Some university rankings focus on factors unrelated to academic merit. Thus, some rankings of colleges and universities may give weight to attractiveness of campus, satisfaction of students and alumni, extracurricular benefits (such as top athletics programs), affordability of tuition, and expected income of graduates.
This is not such a ranking.
In contrast, if you are looking for a ranking with a focus on academic prestige, scholarly excellence, and sheer intellectual horsepower, then this is the ranking you want.
At the universities in this TheBestSchools ranking, you will be mixing with the brightest faculty and students in the world, and developing your knowledge and skills so that you yourself will be in a position to join the world’s elite academics, scientists, and thinkers.
To counteract the apparent gaming of university rankings, TheBestSchools.org contracted with InfluenceRankings.com to form a ranking based on statistical document analysis across the Web. For the present ranking, this meant selecting a representative sample of disciplines at universities (not just natural and social sciences, as with Shanghai, but also humanities and professional schools), finding the influencers in each discipline, and then pooling these influencers to see where they are on faculty and where they got their degrees. Details about the underlying methodology can be found here.
The result is a ranking immune to gaming because it is based entirely on the “footprint” of key researchers and scholars on the Web — -not just in terms of some broad popularity measure (such as number of Google search results), but by measuring their strength of association on the Web with the topics in which they are supposed to be expert.
Accordingly, the result is a ranking that focuses on the preeminent factor that ought to be used to gauge academic merit in the first place — namely, the combined influence of a school’s faculty across fields of study. Yes, this ranking is entirely Web-based. But in this day and age, if you’re alive and currently active but not influential on the Web, then you’re not influential, period!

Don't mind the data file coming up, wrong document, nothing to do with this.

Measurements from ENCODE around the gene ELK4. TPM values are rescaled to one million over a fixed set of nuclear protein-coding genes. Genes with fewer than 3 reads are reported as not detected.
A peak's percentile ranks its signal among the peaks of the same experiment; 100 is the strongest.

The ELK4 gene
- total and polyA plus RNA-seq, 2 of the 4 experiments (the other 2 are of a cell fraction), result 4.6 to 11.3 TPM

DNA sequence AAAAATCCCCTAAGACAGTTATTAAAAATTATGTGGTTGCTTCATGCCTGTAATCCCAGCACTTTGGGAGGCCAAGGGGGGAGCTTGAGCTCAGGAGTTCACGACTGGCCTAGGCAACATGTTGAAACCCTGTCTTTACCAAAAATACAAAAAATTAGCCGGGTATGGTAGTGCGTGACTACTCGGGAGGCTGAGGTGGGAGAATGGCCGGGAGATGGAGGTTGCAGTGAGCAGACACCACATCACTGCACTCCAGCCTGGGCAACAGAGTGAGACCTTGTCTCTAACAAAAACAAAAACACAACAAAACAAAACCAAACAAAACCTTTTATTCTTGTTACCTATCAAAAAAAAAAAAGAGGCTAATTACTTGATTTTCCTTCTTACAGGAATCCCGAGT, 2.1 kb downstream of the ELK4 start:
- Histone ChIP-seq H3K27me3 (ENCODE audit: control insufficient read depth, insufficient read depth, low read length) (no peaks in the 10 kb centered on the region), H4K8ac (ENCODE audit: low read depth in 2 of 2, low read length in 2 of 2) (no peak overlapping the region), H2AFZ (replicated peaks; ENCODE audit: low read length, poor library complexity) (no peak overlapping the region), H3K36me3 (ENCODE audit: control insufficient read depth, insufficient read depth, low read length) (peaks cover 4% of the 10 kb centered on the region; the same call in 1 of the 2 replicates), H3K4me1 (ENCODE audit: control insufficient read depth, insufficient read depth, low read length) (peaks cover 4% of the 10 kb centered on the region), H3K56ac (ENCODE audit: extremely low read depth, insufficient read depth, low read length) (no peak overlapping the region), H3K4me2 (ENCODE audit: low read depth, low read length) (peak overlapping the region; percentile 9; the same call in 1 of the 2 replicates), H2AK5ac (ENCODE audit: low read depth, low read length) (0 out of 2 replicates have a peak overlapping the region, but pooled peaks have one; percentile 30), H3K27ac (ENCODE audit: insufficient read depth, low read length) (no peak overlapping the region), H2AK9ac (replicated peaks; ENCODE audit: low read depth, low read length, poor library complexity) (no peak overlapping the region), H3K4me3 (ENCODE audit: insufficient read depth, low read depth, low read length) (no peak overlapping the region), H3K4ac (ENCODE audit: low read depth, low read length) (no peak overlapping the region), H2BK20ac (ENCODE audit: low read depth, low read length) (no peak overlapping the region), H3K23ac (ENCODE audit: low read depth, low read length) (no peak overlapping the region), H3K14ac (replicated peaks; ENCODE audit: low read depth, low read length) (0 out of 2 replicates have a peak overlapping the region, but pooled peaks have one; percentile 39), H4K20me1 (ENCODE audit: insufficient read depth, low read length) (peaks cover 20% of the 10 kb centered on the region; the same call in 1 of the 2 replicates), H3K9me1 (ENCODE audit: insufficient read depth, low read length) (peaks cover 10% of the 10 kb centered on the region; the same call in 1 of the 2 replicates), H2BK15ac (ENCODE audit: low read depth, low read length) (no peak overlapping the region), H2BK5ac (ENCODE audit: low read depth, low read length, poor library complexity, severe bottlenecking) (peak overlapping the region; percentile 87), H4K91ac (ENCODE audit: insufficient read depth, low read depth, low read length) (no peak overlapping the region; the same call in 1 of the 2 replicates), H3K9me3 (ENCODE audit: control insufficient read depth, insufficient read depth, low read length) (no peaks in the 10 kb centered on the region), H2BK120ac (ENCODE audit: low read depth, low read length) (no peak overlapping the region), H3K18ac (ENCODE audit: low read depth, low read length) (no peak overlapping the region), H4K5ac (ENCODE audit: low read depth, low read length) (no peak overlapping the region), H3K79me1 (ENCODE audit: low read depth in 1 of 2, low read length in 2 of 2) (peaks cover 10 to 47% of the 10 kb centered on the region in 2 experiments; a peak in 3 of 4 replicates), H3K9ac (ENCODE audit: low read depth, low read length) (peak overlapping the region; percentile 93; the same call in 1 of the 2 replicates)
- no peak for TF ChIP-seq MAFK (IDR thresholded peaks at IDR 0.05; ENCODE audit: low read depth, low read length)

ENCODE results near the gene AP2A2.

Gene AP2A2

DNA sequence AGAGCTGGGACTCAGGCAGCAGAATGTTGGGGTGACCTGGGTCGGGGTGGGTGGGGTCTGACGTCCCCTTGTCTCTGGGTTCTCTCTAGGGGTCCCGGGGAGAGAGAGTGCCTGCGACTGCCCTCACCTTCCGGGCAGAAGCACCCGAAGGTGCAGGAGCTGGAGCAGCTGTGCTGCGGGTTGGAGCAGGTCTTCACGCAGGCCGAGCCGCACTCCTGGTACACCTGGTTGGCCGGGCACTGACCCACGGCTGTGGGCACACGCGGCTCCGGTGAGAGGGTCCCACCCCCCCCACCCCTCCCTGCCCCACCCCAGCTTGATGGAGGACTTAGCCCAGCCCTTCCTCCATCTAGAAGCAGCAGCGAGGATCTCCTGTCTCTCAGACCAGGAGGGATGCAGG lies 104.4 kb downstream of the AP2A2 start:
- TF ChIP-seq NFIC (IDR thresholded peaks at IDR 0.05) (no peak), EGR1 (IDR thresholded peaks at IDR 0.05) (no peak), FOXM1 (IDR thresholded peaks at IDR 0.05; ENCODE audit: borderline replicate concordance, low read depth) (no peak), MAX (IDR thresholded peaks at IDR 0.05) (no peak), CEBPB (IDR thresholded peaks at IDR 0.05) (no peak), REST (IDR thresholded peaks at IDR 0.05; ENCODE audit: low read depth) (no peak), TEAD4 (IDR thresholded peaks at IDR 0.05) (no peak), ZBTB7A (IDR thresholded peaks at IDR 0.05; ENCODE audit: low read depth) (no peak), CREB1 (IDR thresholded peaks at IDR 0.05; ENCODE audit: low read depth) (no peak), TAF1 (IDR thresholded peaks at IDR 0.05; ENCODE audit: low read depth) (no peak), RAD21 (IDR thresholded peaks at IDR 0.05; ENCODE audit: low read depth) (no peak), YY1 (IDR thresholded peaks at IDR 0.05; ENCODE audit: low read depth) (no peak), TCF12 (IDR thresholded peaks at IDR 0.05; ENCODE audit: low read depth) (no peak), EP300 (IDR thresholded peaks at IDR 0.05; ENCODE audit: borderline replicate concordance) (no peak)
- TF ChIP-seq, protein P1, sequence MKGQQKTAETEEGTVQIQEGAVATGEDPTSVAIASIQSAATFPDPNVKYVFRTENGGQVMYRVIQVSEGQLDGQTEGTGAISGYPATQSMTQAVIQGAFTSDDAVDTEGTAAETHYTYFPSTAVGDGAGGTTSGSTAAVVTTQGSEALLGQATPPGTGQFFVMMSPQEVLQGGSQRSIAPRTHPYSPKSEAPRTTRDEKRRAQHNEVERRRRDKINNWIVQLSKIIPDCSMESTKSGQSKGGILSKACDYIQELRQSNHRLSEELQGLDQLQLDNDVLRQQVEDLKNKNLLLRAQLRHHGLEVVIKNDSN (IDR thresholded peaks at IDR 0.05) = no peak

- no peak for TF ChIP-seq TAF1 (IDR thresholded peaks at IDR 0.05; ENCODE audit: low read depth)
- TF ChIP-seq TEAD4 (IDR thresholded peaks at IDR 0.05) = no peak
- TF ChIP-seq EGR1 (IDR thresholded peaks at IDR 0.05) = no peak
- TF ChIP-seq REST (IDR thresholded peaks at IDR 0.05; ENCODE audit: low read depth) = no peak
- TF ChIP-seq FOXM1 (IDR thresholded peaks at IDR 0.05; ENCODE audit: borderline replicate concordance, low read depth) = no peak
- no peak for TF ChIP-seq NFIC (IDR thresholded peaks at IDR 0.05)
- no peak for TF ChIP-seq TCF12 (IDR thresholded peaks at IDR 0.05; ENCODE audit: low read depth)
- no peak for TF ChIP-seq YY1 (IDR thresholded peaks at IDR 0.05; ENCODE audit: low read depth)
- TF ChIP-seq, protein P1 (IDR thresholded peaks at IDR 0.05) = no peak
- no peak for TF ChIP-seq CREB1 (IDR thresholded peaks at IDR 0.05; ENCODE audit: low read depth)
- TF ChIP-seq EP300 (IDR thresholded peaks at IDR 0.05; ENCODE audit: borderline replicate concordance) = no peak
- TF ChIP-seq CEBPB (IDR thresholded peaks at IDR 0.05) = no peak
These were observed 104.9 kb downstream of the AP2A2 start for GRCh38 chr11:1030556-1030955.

A cursory examination of our new ranking shows that we are on to something. All the schools in the ranking clearly deserve a place here, as evidenced by their national reputations, as well as by their appearance in other existing rankings (note that are not dismissing other rankings, but merely note their acknowledged vulnerability to gaming). So our new ranking, minimally, passes a sanity check.
But our ranking also offers some genuinely new insights. All the usual suspects are there, to be sure, but their order may seem counter-intuitive. Harvard, as always, is at the top. But the University of Chicago sits at number 3 (often it is ranked around number 10). However, the University of Chicago is not just a great school for the natural sciences, which tend to get pride of place with Shanghai, it is particularly strong in economics (with a slew of Nobel laureates in that field), as well as in professional schools (such as law and medicine), and in the humanities. By contrast, Caltech, which is extremely strong in the natural sciences, is weaker in other disciplines, and thus drops from its usual perch among the top 15 down to number 38.
A lot of interesting patterns emerge as one examines this ranking. Fifty-five of the schools listed are in the United States (52 were in the US in the previous version of this ranking). Of those outside the US, 15 are in the UK, eight in Germany, three in Canada, three in Australia, three in the Netherlands, and one each in 13 additional countries.